Too often we ignore how our sin affects God. When we sin, we send God the message that we think we know more about ourselves and what is best for us than He does. We tell Him by our actions that we are rejecting His position of authority over us, and that we are taking over that position ourselves. When we sin, we spurn His love and reject His truth to take hold of what we suppose is love and imagine is truth. This breaks God’s heart, just as it would break any father’s heart who was treated this way by his children.
God’s way of love makes the good of all its focus. We break God’s heart when we make the good of self our focus — hurting people He loves in the process.
True happiness, fulfillment, and security come from relationships built on mutual love and trust, with God as one of the parties. We break God’s heart when we look for happiness, fulfillment, and security in the wrong places, such as employment, entertainment, worldly pleasures, personal accomplishments, power, fame, possessions, and money — damaging and destroying relationships in the process.
God promises to father us and raise us to spiritual maturity. We break His heart when we want Him to pamper us with a problem-free, healthy, wealthy life — destroying our will to do what is right in the process.
God is fighting an all-out war with evil to protect the good of all. We break His heart when we go over to the side of His archenemy, the devil, just so we can promote the good of self — influencing others to side with Satan in the process.
But above all this, God’s way of love compels Him to want a love relationship with us — a two-way, intimate relationship of communion and companionship built on mutual love and trust. Yet we are like the prodigal son who have taken our father’s wealth and gone off to live as we please — breaking our Father’s heart by severing our relationship with Him.
We can’t do this without being in rebellion against God, without being hostile to the ways of God, and without sending the clear message that we despise God. Indeed, we bear witness to the truth of what is in our heart every time we place our interests above the good of someone God loves. And who does God love? Everyone. God loves us all — male as well as female, child as well as adult, black as well as white, Asian as well as Mexican, righteous as well as unrighteous, Muslim and Hindu and new-age and skeptic as well as Christian, Democrat as well as Republican, your neighbor as well as you, and you as well as me.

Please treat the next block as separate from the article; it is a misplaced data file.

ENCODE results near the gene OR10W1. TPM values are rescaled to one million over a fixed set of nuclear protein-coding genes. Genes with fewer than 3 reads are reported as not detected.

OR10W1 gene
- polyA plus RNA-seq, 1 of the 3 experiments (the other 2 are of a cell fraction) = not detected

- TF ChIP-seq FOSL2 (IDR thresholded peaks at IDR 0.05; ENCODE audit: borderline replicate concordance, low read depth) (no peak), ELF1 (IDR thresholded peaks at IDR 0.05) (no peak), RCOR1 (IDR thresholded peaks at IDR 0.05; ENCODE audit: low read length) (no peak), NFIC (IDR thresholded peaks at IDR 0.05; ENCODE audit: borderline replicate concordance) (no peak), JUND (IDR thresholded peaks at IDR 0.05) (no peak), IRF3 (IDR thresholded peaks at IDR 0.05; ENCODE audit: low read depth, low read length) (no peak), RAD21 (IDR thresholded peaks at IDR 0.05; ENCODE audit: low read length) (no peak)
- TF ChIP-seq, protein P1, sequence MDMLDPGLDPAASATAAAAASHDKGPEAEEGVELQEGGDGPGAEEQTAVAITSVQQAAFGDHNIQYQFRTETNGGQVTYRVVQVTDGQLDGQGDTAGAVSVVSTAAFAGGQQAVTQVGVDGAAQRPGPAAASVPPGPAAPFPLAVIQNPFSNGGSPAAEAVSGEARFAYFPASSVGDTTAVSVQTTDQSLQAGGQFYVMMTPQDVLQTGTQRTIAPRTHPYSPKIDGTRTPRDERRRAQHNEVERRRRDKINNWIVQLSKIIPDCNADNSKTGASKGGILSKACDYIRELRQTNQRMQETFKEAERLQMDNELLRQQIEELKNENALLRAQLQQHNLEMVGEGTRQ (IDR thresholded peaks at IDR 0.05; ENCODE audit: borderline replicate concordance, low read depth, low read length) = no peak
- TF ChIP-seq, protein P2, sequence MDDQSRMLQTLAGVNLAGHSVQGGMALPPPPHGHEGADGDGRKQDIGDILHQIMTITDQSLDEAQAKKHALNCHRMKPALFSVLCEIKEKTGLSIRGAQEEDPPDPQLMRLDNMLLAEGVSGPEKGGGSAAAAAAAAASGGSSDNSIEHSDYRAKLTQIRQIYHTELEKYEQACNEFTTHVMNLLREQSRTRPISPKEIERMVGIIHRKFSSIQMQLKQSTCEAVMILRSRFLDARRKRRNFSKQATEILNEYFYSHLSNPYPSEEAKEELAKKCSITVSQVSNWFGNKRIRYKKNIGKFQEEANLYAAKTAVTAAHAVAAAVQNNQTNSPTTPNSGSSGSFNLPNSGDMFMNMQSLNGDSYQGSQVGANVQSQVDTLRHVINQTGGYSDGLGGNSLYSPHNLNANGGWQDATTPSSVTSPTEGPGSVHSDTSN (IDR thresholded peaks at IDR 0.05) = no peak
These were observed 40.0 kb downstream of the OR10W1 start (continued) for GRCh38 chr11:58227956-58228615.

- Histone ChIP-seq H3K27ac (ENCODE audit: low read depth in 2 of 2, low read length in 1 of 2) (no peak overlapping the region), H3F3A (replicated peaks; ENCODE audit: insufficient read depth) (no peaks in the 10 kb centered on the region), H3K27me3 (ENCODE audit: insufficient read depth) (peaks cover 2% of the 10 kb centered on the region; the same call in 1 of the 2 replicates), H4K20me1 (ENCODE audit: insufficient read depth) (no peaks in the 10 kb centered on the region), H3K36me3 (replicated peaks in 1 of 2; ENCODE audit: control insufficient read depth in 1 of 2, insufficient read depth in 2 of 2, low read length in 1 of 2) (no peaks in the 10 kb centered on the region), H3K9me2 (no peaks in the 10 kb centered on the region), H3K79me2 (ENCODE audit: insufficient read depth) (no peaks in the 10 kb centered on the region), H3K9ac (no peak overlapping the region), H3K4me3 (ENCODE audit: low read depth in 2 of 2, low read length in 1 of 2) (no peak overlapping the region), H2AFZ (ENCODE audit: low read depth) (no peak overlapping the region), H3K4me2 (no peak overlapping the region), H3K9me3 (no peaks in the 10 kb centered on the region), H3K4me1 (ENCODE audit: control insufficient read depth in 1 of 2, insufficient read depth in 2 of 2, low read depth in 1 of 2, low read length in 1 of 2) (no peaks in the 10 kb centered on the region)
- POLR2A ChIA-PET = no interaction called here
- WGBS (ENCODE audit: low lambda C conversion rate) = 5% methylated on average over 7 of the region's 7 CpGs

If I selfishly mistreat or abuse or despise you, I am hurting someone whom God loves. This breaks His heart and drives a wedge between Him and me. If you cannot see this, put it into human terms.
If I selfishly mistreat or abuse or despise my mother-in-law, I am hurting someone whom my wife dearly loves. This breaks her heart and drives a wedge between us. In the same way, we cannot selfishly and unnecessarily hurt anyone God loves without hurting God, and alienating ourselves from Him. To deliberately and unnecessarily sin against God, the creator of the universe, our loving Father, the One to whom we owe honor and respect, surely means we deserve banishment from His presence and kingdom forever.
Not only do we hurt God every time we sin, we hurt everyone else our sin affects. This point has been made quite extensively already, but it bears repeating.
Some of the destructive consequences of our own sin boomerang on us, bringing unwanted hardship, suffering, turmoil, and loss into our own lives. But this is exceedingly fair. What is so unfair is that some of the destructive consequences from our sin victimize others who had no involvement with our decision to sin. Yet because of our sin, they are in some way harmed by it. This is inhumane. It is cruel to bring needless difficulty, heartache, anxiety, pain, suffering, and loss into the life of anyone who has had no part in choosing and committing our sin.
Consider the unjust and unnecessary suffering inflicted on children raised by compulsive or perfectionistic parents. Consider this same thing for children raised by domineering or critical or nagging parents, children of divorced parents, children of workaholics, children of alcoholics or drug abusers, children of religious fanatics or hypocrites, children of sexually or physically or emotionally abusive parents, children of permissive parents, children of unreasonably strict parents, and children neglected or abandoned by their parents.
Consider the unjust and unnecessary suffering experienced by a spouse who becomes infected with the HIV virus because her mate is sexually promiscuous or an IV drug user. And what about people injured by drunk drivers, students taught by ill-prepared teachers, citizens whose politicians are more interested in re-election than good government, manufacturers who are sued by consumers because employees carelessly do their work, workers who are underpaid or exposed to hazardous work conditions because employers are too concerned with profits, and employers who lose money because employees steal from them.